Learn More
This study tests the idea that mothers' self-efficacy beliefs mediate the effects on parenting behavior of variables such as depression, perceptions of infant temperamental difficulty, and social-marital supports. Subjects were 48 clinically depressed and 38 nondepressed mothers observed in interaction with their 3-13-month-old infants (M = 7.35 months). As(More)
Relations between maternal depression and attachment security among 50 infant-mother and 54 preschool child-mother dyads were examined using the classification system of M. (1990) for infants and the Preschool Assessment of Attachment (P. M. Crittenden, 1992b) for preschoolers. Attachment insecurity was significantly associated with maternal depression(More)
The outcome of an early intervention program for low-birthweight (LBW) infants was examined in this study. The intervention consisted of 11 sessions, beginning during the final week of hospitalization and extending into the home over a 3-month period. The program aimed to facilitate maternal adjustment to the care of a LBW infant, and, indirectly, to(More)
In the present study, linkages were examined between parental behaviors (maternal practices) at bedtime, emotional availability of mothering at bedtime, and infant sleep quality in a cross-sectional sample of families with infants between 1 and 24 months of age. Observations of maternal behaviors and maternal emotional availability were conducted(More)
The present study examined preschool-age firstborns' adjustment to siblinghood, as indexed by security of firstborn-mother attachment, in a sample of 194 2-Parent families. Security of firstborn attachment decreased significantly after a secondborn's birth, but the size of the decrease was smaller among firstborns under 24 months relative to 2-5-year-olds.(More)
Interactive coordination was observed in laboratory play interactions of pairs of 29 clinically depressed and 14 nondepressed mothers and their 13-29-month-old children (M = 18.9 months). Nondepressed mothers and their children displayed more interactive coordination than depressed-mother dyads (p < .001). Depressed mothers were less likely to repair(More)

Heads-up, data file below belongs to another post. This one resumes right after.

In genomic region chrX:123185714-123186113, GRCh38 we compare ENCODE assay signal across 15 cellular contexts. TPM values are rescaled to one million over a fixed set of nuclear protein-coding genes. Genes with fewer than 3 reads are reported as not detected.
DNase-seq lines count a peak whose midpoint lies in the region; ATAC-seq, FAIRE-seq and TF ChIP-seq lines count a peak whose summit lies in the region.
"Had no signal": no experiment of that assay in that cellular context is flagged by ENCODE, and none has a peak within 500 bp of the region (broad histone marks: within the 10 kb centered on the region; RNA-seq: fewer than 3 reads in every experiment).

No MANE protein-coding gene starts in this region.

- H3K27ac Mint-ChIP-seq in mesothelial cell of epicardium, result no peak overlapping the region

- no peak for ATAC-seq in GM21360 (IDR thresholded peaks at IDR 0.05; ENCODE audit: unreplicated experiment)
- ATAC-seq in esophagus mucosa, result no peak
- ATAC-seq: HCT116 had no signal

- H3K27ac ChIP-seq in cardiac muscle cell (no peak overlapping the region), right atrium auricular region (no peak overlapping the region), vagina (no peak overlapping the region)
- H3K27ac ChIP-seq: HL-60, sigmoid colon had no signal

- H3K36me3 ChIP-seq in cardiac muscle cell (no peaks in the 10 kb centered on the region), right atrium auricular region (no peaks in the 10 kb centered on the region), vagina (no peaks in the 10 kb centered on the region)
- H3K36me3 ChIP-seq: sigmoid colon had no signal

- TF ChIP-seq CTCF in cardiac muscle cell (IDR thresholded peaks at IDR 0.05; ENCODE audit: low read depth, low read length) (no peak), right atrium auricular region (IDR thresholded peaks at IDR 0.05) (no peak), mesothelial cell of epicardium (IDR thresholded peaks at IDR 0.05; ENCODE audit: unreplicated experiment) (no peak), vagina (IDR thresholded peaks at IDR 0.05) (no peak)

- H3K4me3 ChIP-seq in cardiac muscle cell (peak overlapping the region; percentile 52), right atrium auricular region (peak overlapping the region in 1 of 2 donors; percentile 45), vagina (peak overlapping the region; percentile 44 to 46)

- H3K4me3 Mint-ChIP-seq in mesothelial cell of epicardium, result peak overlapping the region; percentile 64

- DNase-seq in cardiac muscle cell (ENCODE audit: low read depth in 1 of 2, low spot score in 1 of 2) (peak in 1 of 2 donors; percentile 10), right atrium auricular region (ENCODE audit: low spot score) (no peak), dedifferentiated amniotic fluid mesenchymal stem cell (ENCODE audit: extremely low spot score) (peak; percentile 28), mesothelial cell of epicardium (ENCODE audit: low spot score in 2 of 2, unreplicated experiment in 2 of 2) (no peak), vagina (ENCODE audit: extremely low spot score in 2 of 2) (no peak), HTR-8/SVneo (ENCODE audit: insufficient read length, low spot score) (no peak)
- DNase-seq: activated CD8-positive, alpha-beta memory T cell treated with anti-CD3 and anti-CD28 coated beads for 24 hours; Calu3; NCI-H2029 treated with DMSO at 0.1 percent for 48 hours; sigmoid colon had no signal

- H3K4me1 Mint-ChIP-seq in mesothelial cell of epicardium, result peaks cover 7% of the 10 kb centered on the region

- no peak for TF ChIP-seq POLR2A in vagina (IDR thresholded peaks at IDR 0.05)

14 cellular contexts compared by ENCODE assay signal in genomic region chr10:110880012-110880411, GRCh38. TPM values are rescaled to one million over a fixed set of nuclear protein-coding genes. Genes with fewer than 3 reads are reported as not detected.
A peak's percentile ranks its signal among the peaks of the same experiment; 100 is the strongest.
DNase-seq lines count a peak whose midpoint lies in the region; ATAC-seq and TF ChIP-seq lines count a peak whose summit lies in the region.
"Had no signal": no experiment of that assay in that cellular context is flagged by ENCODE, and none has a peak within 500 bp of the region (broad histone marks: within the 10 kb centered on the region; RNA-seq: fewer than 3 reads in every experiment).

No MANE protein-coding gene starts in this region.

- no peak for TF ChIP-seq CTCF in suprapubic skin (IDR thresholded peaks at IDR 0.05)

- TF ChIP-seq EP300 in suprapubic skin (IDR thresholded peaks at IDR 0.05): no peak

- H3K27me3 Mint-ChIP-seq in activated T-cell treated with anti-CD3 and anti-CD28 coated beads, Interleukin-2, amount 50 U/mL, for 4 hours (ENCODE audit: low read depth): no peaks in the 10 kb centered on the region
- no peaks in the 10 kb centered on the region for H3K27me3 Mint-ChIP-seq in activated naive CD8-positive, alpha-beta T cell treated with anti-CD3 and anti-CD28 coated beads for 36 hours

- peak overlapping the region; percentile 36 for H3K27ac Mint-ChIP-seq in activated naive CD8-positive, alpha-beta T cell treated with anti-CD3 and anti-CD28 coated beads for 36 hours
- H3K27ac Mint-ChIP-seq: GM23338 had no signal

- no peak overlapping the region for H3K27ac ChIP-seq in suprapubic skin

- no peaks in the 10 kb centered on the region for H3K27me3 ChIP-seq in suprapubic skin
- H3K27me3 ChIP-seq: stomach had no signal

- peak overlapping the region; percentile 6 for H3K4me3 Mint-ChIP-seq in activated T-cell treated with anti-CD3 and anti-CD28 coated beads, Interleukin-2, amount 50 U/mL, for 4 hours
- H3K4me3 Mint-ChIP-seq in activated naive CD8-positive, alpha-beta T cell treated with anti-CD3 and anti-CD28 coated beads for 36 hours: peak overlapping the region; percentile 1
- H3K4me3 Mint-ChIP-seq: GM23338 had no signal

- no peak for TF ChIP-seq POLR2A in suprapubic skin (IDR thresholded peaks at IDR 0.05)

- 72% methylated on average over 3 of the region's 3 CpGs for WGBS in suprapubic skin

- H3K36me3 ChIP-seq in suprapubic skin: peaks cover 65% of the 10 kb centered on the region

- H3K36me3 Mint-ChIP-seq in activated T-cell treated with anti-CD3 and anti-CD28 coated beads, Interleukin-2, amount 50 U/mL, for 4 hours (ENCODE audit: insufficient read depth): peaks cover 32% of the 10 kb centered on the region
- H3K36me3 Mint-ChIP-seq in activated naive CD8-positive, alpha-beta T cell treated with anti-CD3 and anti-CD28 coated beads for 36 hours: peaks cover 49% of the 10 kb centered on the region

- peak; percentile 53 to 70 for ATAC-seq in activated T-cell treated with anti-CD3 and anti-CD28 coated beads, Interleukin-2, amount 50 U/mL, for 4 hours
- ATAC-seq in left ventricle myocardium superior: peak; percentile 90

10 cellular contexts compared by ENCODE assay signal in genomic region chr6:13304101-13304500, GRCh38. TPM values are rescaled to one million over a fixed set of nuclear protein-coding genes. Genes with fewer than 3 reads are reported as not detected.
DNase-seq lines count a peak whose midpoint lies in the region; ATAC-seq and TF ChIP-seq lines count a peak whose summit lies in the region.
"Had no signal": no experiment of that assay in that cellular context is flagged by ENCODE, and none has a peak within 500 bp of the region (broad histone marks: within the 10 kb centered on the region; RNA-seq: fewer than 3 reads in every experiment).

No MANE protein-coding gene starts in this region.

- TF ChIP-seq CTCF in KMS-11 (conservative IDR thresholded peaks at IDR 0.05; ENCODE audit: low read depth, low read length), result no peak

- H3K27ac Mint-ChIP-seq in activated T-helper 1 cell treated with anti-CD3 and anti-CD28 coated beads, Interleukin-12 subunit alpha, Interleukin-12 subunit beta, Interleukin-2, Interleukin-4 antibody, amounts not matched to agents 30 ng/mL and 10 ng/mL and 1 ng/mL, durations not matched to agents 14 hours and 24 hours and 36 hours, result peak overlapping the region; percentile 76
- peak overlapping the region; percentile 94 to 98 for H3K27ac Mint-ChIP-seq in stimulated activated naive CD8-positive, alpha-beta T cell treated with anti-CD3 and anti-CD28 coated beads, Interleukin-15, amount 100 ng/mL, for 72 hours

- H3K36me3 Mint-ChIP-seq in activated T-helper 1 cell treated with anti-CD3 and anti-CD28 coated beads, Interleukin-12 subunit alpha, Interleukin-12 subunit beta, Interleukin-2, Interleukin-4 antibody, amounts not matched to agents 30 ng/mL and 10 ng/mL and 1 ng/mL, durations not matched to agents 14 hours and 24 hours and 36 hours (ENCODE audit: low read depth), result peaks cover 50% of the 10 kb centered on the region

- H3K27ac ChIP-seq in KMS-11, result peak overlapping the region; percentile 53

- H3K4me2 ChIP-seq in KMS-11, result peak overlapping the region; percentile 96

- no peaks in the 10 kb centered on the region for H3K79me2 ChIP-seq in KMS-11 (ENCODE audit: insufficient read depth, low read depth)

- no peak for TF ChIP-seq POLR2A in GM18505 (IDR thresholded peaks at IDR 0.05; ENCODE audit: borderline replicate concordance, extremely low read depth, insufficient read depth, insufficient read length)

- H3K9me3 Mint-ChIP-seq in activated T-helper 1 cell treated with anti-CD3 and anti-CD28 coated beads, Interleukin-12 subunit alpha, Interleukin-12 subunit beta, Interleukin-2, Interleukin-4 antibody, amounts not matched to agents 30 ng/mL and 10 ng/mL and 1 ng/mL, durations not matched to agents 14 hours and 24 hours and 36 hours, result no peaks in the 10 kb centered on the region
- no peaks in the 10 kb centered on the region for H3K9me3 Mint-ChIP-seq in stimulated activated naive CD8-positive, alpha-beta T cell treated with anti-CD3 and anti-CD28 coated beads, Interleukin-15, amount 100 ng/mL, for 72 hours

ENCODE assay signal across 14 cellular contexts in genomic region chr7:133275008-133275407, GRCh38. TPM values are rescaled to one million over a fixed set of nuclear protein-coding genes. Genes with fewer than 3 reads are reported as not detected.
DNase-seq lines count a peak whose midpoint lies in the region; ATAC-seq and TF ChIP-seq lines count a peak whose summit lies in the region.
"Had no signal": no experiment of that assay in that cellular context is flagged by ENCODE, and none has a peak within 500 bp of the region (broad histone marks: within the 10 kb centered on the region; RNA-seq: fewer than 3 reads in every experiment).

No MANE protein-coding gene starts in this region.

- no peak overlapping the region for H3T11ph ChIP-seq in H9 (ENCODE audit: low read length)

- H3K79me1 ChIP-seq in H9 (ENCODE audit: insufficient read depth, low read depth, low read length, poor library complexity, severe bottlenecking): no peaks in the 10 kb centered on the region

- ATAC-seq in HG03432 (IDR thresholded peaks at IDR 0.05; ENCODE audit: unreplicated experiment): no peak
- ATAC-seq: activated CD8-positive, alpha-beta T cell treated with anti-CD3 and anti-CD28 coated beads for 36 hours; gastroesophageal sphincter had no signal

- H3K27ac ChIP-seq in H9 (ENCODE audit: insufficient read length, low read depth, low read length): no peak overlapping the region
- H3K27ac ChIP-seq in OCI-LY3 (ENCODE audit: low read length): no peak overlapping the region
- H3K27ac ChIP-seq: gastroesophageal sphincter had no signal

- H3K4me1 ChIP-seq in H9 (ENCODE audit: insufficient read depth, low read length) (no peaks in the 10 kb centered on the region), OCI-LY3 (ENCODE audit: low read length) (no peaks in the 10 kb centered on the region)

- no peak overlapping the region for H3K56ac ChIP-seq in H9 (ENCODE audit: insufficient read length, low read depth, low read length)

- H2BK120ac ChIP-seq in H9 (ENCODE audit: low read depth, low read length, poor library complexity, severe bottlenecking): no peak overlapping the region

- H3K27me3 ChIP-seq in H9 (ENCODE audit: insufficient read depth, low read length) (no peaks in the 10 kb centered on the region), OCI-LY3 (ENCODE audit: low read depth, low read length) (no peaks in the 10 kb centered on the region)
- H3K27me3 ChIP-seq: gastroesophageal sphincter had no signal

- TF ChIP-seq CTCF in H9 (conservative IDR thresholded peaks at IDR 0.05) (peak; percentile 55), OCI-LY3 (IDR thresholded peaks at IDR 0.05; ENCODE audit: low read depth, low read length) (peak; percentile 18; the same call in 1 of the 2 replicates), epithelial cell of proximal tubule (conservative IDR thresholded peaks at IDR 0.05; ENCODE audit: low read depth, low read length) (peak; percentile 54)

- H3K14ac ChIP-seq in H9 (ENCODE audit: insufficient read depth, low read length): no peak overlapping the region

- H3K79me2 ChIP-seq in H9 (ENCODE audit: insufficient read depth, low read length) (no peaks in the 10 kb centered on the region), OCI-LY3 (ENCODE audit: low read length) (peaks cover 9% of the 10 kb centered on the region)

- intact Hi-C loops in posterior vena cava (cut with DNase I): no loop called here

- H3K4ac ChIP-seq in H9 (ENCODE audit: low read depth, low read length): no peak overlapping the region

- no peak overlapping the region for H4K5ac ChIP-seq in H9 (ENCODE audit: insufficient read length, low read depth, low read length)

Levels and correlates of parental support, peer support, partner support, and/or spiritual support among African American and Caucasian youth were examined in three contexts: adolescent pregnancy (Study 1), first year of college (Study 2), and adolescence and young adulthood (age 15-29; Study 3). Partially consistent with a cultural specificity perspective,(More)
This study examined the connection between maternal working models, marital adjustment, and the parent-child relationship. Subjects were 45 mothers who were observed in problem-solving interactions with their 16-62-month-old children (M = 33 months). Mothers also completed the Attachment Q-set, the Adult Attachment Interview, and a marital adjustment scale.(More)
The relation between infant-sibling affective involvement and the attachment security of each child to the mother was examined in the present laboratory investigation. In mothers' presence, securely attached infants were less likely to protest and aggress against mothers and older siblings when mothers played only with the older child. In mothers' absence,(More)
The present longitudinal study of African-American mothers of preterm infants tested the hypothesis that the quality of maternal adaptation to parenthood before infant discharge from the hospital is predictive of maternal perceptions of infant vulnerability later in the infant's first year. As hypothesized, perceptions of infant vulnerability at 3 to 4(More)